Thursday, October 13, 2005

Rock on

I caught the Phoenix Symphony Orchestra tonight at the recently renovated Symphony Hall.

The venue is still big and spacious with great sound but the interior is now all light wood which makes the concert space very bright which can be distracting. Other than that, however, their normal home is much better than the Orpheum where they played last season (and where I saw the Gerswhin program on the 30th.)

Scottsdale resident James DePreist conducted the orchestra. The setlist was as follows:

Gabriel Faure: Pelleas et Melisande Suite
Ernest Bloch: Schelomo (with special guest cellist Alisa Weilerstein)
[encore break]
Jean Sibelius: Symphony 1 in e

The Faure was, well, what one would expect. I'm not a big fan of French Impressionists whether we're talking painters (Monet) or composers (Debussy, Faure)... it's too pastel, fluffy, slight color variations for me. I like it all right and this piece is fine but, eh.

After the first piece (there was, by the way, no opening bands) Alisa came out with her cello and a hush went through the crowd, we knew they were going to pull out something special. I was kinda hoping for Dvorak's Cello Concerto and someone yelled out for some Bach sonatas (she wasn't going to do a solo, man) and another screamed for Some Red-Handed Slight Of Hand but these were nothing compared to a pair of idiots, one who was requesting All Right Now and the other for some Neil Young song (no cello, folks!)

Well, once she had sat down and started playing we (or atleast I) realized it was going to be Schelomo. I like the few Bloch pieces I've heard, this one was quite strong. It's not quite a cello concerto though it plays like an oddly structured one done as a single movement. The cello was fiery, the orchestra was lush, everything sounded good.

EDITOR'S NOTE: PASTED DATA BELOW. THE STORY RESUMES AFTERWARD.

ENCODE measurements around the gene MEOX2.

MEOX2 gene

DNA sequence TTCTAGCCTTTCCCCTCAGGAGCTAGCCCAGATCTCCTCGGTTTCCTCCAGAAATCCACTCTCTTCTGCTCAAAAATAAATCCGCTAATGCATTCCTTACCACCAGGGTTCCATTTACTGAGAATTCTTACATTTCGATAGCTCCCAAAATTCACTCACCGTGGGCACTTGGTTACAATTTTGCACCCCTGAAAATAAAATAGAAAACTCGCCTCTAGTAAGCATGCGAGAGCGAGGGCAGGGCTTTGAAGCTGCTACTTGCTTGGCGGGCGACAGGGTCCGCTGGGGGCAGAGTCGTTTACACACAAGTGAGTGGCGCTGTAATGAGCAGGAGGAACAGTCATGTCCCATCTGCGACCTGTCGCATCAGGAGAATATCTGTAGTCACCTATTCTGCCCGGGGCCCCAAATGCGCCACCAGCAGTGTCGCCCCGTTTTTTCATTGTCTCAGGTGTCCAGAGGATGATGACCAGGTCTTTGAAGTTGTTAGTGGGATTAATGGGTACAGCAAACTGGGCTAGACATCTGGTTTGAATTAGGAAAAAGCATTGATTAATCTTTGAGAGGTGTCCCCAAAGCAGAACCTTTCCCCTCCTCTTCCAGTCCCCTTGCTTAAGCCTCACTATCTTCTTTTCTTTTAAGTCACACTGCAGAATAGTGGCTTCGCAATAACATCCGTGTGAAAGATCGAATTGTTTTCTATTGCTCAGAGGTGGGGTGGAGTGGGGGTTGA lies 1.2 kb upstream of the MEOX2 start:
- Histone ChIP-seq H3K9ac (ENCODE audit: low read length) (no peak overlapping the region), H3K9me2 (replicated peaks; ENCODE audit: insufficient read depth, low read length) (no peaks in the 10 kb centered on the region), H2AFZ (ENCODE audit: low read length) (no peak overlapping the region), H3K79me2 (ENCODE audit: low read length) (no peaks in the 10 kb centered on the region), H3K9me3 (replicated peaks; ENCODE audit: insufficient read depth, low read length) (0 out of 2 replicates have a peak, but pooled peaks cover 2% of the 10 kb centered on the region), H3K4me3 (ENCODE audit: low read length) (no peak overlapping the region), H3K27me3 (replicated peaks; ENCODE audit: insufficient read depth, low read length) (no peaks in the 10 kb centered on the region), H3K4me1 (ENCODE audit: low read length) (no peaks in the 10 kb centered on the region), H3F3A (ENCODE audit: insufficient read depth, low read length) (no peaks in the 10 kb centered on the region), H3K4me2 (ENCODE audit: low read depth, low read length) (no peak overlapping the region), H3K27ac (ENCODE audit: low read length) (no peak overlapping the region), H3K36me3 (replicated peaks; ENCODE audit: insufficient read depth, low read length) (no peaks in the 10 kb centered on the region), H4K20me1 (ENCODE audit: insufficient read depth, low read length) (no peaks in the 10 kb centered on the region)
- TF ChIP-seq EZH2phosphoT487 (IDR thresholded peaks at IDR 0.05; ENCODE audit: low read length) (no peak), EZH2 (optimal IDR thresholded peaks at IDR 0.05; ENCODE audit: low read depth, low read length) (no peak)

We clapped and clapped and I wasn't sure they were going to come back, many folks even filed out... but it looked like almost all of them came back when that clarinet solo started. Ahh, my heart jumped. I never thought in a million years that they'd play that early work. It ran a bit awkwardly at times and Sibelius certainly did have better symphonies (6, if you're wondering) but this has the cymbal crashes and fugues all in the right spots... and the brass, the brass sounded wonderful this evening. They played loud and powerful without blasting, without overblowing. The strings at times felt more tentative and less full than they needed to be but for the most part they held their own, for the sweeping, soaring bits that Sibelius is justly famous for they got the job done.

All in all it was a good show. The good news is they're coming back. I have tickets for their show the day after Thanksgiving but I may end up having to swap those for something else as that weekend may end up being full.


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